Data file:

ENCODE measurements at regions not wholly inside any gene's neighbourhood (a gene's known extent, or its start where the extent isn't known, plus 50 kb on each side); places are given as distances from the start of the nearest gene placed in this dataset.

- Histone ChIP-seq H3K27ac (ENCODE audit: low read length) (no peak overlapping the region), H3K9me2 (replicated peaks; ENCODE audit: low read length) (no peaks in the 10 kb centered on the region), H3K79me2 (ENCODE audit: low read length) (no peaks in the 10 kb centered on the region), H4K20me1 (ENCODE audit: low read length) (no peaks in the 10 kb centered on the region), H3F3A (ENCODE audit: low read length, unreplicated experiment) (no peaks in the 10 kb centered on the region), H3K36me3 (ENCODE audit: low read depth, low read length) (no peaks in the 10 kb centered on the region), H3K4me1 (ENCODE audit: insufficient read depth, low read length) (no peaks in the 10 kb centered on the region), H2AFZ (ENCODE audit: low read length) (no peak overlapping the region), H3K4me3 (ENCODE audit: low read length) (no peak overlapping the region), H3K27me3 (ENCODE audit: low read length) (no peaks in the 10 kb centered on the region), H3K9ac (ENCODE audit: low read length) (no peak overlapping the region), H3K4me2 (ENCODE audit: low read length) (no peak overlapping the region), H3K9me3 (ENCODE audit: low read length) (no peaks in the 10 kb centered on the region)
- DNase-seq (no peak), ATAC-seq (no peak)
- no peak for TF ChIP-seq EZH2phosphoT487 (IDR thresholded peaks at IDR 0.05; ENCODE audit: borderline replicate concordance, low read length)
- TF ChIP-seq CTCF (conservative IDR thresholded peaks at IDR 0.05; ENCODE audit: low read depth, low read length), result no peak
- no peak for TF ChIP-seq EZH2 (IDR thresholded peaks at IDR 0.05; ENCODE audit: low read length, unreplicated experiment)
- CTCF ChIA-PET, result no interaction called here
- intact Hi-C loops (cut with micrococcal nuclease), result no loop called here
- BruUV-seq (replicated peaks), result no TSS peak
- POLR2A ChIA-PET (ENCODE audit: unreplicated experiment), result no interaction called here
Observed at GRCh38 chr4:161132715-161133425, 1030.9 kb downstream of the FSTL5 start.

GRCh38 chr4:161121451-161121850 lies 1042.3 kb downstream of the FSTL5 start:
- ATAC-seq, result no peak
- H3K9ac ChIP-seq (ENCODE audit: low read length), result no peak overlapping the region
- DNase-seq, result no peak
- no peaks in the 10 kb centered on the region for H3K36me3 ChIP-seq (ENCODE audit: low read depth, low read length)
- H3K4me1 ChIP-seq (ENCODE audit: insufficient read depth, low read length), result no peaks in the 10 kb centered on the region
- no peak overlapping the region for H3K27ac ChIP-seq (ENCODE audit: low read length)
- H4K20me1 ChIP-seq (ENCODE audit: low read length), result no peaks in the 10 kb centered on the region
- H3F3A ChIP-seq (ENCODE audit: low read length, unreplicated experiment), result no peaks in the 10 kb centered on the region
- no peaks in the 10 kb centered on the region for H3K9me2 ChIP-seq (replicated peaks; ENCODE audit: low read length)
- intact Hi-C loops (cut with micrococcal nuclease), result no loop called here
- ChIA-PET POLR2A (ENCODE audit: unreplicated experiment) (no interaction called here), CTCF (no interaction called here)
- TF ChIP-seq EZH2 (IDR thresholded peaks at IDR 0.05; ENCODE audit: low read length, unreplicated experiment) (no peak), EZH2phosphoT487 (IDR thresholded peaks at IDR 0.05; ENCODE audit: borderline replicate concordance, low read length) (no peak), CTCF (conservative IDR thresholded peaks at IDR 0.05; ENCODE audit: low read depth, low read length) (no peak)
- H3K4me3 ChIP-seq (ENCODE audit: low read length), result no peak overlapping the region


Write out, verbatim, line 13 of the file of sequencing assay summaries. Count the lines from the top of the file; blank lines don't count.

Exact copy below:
- ATAC-seq, result no peak